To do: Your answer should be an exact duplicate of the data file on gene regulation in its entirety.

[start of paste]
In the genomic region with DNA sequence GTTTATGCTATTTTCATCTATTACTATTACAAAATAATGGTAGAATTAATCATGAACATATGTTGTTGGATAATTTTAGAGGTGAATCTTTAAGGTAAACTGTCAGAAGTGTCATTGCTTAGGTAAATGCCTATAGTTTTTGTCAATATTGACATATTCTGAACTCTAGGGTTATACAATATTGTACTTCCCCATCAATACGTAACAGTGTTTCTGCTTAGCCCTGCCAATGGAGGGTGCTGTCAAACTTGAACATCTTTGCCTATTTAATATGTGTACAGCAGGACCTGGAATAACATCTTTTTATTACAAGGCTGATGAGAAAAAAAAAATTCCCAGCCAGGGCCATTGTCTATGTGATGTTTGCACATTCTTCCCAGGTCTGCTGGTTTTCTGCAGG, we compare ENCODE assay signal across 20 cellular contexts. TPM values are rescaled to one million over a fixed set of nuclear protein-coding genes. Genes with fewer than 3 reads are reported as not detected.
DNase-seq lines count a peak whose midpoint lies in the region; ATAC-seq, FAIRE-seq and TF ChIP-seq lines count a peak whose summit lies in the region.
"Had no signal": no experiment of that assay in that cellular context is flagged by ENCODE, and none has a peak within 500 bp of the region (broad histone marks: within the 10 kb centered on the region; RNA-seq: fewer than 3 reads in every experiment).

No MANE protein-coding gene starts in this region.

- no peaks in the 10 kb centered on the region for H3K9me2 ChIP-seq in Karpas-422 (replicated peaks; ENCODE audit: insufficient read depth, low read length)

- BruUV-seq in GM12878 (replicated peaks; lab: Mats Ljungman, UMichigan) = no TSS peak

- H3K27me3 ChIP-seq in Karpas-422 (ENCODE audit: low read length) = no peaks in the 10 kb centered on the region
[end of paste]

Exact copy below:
In the genomic region with DNA sequence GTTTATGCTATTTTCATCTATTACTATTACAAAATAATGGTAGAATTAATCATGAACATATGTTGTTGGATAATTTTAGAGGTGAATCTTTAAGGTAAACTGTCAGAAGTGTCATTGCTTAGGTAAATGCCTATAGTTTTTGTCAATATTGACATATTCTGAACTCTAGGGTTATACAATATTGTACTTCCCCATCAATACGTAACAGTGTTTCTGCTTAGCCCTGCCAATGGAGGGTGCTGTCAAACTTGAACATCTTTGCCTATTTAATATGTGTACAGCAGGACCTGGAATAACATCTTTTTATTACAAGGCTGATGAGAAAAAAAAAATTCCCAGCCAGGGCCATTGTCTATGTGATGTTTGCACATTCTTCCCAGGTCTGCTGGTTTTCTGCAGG, we compare ENCODE assay signal across 20 cellular contexts. TPM values are rescaled to one million over a fixed set of nuclear protein-coding genes. Genes with fewer than 3 reads are reported as not detected.
DNase-seq lines count a peak whose midpoint lies in the region; ATAC-seq, FAIRE-seq and TF ChIP-seq lines count a peak whose summit lies in the region.
"Had no signal": no experiment of that assay in that cellular context is flagged by ENCODE, and none has a peak within 500 bp of the region (broad histone marks: within the 10 kb centered on the region; RNA-seq: fewer than 3 reads in every experiment).

No MANE protein-coding gene starts in this region.

- no peaks in the 10 kb centered on the region for H3K9me2 ChIP-seq in Karpas-422 (replicated peaks; ENCODE audit: insufficient read depth, low read length)

- BruUV-seq in GM12878 (replicated peaks; lab: Mats Ljungman, UMichigan) = no TSS peak

- H3K27me3 ChIP-seq in Karpas-422 (ENCODE audit: low read length) = no peaks in the 10 kb centered on the region